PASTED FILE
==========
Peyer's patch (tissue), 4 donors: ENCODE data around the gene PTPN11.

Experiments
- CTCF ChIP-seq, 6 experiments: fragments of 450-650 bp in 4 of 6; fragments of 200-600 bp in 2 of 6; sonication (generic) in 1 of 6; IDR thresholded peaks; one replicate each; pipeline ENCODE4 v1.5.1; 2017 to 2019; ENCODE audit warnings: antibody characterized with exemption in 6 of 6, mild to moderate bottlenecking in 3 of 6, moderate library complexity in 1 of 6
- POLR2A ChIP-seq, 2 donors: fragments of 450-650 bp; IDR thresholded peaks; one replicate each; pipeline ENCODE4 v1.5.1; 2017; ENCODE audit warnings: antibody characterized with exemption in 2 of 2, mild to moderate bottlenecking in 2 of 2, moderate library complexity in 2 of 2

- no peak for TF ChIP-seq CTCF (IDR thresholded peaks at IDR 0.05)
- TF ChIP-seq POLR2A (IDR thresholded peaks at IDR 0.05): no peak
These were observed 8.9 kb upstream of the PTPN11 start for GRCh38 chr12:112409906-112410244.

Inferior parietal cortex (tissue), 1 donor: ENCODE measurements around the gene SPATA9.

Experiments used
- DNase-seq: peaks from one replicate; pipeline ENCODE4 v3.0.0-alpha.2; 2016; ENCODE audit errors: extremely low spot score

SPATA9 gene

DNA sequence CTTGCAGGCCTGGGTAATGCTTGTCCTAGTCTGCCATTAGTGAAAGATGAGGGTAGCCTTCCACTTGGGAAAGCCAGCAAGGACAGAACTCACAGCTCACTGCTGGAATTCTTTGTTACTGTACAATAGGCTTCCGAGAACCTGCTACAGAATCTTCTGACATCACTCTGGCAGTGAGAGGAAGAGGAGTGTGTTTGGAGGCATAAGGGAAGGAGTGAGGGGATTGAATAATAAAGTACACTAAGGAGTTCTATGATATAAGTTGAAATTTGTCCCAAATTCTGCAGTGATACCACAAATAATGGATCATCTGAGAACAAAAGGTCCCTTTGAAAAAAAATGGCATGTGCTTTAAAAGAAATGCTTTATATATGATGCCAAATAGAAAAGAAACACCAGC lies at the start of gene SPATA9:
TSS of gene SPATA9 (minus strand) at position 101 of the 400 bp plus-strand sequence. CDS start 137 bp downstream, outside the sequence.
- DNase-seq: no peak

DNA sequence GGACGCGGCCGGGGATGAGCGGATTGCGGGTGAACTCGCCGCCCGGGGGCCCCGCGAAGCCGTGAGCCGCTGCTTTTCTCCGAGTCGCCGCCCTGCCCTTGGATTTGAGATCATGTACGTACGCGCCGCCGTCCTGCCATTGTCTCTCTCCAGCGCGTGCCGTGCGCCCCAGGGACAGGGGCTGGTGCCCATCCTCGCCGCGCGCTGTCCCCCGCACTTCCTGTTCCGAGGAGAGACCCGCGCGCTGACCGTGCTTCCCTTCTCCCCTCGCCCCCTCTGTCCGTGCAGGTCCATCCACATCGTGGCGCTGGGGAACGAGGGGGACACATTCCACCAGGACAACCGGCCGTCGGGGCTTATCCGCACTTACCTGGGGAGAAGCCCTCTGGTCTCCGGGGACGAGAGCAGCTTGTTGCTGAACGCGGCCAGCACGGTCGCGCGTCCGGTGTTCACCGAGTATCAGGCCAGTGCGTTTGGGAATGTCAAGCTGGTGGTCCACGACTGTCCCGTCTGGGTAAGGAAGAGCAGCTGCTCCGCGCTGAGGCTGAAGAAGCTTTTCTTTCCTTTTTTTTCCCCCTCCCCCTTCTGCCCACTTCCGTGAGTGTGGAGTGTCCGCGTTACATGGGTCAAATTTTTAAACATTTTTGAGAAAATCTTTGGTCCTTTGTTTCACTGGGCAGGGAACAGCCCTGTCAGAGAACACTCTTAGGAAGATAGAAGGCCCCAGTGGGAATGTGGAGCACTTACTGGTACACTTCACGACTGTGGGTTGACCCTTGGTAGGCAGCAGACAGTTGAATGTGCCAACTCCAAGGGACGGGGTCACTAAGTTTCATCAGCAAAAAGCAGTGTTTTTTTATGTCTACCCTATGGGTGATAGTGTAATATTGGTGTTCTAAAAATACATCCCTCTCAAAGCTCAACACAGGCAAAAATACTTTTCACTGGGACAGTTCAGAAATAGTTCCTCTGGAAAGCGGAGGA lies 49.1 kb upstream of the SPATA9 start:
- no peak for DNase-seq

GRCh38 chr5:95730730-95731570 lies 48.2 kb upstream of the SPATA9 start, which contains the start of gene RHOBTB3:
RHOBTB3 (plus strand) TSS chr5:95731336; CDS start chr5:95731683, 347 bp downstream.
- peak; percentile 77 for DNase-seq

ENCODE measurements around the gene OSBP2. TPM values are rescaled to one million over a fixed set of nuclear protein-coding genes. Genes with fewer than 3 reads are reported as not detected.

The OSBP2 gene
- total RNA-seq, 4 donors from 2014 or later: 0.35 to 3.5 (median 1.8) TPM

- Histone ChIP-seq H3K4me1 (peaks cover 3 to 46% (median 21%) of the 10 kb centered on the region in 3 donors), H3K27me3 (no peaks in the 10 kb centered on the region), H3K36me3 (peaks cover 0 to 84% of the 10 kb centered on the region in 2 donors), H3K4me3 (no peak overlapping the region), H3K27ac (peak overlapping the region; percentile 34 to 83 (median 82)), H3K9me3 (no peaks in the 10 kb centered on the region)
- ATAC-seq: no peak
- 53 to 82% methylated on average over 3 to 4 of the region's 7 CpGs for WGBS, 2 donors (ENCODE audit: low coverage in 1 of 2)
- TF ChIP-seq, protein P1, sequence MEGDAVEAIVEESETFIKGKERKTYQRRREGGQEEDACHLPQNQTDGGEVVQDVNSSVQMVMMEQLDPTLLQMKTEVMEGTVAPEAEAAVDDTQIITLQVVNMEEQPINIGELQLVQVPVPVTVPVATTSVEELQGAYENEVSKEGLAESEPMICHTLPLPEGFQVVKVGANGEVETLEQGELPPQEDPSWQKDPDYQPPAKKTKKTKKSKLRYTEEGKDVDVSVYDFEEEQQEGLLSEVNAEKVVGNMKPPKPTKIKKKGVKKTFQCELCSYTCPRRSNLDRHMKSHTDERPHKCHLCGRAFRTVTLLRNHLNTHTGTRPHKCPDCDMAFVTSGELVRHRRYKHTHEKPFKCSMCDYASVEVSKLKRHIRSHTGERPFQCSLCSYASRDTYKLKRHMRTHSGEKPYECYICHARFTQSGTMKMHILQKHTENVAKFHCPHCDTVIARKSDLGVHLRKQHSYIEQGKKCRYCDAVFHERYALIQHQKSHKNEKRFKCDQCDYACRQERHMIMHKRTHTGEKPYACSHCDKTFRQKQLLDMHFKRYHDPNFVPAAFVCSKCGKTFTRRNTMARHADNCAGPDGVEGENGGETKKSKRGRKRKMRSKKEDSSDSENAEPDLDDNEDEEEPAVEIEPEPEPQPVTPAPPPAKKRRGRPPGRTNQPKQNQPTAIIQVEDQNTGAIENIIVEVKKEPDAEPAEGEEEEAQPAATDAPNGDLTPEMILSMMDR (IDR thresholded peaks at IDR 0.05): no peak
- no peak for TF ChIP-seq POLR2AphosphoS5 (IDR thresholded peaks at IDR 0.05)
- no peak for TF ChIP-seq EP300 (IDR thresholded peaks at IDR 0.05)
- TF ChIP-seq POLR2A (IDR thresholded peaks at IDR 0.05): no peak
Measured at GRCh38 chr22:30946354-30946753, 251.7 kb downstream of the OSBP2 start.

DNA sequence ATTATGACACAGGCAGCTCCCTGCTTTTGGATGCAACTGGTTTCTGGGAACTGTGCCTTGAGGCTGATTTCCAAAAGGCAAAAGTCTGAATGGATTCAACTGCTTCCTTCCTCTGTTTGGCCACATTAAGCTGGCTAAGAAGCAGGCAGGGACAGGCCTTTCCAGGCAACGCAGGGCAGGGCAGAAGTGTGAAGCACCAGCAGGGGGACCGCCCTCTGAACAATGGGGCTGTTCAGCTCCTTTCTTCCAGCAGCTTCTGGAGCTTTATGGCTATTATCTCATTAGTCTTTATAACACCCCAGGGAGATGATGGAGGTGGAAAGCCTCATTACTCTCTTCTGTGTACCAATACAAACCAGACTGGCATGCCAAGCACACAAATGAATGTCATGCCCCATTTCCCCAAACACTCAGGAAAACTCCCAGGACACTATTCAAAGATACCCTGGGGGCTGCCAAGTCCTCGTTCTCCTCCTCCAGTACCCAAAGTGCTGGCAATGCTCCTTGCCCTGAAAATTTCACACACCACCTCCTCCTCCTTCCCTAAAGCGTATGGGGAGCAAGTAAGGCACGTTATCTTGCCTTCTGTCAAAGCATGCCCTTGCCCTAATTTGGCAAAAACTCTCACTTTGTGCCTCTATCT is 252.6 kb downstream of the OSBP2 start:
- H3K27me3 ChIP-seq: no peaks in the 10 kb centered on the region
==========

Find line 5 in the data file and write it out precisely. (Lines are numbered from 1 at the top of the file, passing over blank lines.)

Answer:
- no peak for TF ChIP-seq CTCF (IDR thresholded peaks at IDR 0.05)